Android 2.2 to Feature USB Tethering, WiFi Hotspots, and JIT
Image via Androidandme.com
Let's kick it off with a list of the main new features that are expected or rumored to be in Froyo:
- Flash 10.1 support
- JIT compiler
- Additional RAM (via Linux kernel 2.6.32)
- USB tethering
- WiFi Hotspot
- OpenGL ES 2.0 enhancements
- Activation of color trackball
- FM radio
- Performance enhancements
Now let's go over the features that we know will be in 2.2. Just this week it was revealed that Froyo will feature built-in USB tethering, allowing users to sync their data connection with desktops. Froyo will also be able to work as a portable WiFi hotspot; a feature that only Palm phones have had so far. These features will definitely put Android ahead of the iPhone in certain areas. Apple and AT&T still haven't been able to allow USB tethering in the US. Android's WiFi hotspot support will have to be described in more detail at Google I/O because there's no indication whether or not carriers will be able to turn this feature on and off or charge for it. The JIT compiler has also been confirmed for 2.2.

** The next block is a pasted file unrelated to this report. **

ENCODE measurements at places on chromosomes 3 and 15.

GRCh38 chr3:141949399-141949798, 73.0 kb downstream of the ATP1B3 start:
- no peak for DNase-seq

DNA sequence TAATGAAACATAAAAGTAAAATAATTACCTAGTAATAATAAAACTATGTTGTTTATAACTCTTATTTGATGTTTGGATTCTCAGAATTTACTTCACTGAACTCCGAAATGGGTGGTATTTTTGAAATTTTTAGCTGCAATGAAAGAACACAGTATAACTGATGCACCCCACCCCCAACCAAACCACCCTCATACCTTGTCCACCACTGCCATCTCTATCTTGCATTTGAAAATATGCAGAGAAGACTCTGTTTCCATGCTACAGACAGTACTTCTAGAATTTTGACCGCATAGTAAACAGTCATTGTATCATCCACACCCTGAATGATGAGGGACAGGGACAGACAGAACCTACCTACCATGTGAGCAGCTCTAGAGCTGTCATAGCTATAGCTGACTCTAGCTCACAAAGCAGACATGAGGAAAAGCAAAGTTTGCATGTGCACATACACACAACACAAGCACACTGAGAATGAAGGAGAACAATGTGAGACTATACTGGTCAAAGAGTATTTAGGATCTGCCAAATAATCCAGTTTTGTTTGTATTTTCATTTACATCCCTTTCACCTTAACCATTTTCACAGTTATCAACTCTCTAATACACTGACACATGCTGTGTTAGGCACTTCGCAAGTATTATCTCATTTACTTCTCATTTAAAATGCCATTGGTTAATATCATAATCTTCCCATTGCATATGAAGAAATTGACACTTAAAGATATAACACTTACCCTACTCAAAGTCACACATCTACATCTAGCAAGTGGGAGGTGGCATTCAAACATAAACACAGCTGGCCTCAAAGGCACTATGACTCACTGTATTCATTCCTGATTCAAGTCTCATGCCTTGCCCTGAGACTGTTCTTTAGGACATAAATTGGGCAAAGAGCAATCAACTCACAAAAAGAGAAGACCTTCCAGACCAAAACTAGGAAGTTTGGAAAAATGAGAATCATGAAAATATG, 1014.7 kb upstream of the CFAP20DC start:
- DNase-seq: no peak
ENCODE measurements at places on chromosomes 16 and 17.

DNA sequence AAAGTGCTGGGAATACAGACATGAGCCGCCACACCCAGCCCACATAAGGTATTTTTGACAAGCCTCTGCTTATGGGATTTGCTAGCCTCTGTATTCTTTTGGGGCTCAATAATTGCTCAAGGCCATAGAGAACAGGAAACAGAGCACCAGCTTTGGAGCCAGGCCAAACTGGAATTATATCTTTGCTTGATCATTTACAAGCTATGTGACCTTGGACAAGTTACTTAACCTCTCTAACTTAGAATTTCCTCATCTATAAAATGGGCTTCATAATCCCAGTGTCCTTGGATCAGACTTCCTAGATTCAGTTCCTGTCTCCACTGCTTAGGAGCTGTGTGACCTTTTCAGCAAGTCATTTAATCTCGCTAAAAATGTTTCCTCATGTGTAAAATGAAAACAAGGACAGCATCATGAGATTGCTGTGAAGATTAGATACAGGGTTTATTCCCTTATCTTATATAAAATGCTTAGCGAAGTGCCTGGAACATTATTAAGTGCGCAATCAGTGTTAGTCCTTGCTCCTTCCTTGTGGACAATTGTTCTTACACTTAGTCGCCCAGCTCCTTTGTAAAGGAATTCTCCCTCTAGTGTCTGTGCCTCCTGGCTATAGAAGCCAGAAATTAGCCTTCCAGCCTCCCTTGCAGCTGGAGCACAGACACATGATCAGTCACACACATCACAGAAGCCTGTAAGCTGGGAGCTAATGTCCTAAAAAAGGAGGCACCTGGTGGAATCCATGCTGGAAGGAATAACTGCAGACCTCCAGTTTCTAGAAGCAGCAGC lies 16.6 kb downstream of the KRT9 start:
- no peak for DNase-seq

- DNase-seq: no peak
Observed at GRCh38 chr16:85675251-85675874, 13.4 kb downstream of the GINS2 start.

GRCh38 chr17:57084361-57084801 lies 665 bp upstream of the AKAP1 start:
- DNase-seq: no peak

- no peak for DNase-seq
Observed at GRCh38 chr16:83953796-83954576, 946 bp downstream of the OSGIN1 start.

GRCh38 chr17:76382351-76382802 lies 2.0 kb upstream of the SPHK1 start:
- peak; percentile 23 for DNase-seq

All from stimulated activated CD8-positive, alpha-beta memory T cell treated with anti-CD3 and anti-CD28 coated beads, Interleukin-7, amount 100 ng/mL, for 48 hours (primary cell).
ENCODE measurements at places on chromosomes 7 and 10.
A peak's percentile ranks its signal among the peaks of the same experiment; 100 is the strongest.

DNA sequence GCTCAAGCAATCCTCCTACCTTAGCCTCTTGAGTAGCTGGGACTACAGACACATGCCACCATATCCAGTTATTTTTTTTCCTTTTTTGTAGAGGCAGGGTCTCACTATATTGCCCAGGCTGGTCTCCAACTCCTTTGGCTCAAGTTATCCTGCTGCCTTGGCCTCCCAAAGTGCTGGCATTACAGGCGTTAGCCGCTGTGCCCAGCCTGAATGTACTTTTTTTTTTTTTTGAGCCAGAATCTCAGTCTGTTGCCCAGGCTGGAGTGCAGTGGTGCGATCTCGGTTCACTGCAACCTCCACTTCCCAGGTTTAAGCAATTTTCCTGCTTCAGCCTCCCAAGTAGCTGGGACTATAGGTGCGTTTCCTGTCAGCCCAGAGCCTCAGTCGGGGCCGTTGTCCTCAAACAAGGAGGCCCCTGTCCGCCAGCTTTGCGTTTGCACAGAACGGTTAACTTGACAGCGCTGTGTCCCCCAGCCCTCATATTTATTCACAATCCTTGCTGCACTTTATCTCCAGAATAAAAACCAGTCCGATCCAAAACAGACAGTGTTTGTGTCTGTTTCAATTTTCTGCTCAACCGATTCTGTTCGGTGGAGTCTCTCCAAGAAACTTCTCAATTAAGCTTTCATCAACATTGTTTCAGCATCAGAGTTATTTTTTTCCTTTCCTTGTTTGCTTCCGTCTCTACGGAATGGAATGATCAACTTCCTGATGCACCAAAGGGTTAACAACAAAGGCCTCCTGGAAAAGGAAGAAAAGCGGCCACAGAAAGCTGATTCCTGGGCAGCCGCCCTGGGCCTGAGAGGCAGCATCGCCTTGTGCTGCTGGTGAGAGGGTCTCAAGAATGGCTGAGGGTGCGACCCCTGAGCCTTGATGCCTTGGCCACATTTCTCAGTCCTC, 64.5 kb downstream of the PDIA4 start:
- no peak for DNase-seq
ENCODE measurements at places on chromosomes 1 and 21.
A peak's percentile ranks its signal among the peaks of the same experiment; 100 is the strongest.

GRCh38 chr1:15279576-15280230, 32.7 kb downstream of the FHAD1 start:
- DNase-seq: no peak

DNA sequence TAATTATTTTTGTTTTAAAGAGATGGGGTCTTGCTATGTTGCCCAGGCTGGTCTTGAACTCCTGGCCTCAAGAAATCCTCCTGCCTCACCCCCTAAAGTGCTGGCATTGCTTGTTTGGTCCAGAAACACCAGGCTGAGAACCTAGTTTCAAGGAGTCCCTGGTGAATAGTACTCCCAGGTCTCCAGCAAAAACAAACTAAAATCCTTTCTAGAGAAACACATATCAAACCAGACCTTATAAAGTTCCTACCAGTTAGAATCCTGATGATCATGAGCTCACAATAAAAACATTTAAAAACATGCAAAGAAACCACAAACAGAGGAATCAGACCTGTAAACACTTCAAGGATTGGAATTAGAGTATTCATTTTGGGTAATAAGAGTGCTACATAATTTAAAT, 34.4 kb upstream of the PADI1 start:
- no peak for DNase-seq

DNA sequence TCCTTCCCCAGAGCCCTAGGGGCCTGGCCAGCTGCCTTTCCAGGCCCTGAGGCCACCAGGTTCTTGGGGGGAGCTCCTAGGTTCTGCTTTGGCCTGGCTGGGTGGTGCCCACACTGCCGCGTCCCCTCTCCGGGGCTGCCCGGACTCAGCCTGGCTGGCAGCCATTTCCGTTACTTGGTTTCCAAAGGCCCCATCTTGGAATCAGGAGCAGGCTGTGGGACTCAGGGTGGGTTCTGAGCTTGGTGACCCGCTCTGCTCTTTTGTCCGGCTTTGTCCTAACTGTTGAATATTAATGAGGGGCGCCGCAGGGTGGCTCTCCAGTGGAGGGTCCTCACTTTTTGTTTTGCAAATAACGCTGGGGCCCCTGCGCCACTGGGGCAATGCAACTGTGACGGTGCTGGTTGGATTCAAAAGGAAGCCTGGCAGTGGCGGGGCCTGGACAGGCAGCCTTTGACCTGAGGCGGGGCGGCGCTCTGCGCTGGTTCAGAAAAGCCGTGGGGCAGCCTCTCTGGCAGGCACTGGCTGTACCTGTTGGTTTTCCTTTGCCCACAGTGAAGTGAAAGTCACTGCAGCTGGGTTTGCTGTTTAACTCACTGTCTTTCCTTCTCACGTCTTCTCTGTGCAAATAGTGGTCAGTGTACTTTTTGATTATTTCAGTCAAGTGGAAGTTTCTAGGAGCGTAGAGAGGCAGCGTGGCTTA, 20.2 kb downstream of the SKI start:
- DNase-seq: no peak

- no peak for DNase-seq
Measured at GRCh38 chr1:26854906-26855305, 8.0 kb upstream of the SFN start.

Image via TechCrunch
Flash 10.1 is all but guaranteed to be on Android 2.2 since Adobe has said to expect in the first half of this year. There should also be free additional RAM with the next version of Android because its Linux kernel is moving from 2.6.29 to 2.6.32. This new kernel will open up access to extra RAM. Multicolor trackball notifications are heavily expected as well because Google advertised it during the Nexus One launch. The feature was cut from the last build; Android 2.1. Suggestions about OpenGL ES 2.0 enhancements in Android 2.2 (or a future build) have been floating around for awhile. The rumors say that Google is planning to add new APIs to the Android NDK that will give Java developers full access to the OpenGL ES 2.0 library. That's a pretty big deal if it arrives in this release. It could drastically increase the number of Android platform developers. As for the FM radio - it's a toss up since no significant evidence has come up other than the initial rumored feature list.
With new releases, you're almost guaranteed to have a performance increase. However, the performance of this upcoming version could be a lot higher than the previous version. A recent report benchmarked Android 2.2 on the Nexus One. The results showed a 450% performance increase from 2.1 to 2.2. Those numbers might be too good to be true, but I'm sure we can expect a decent performance boost in Froyo.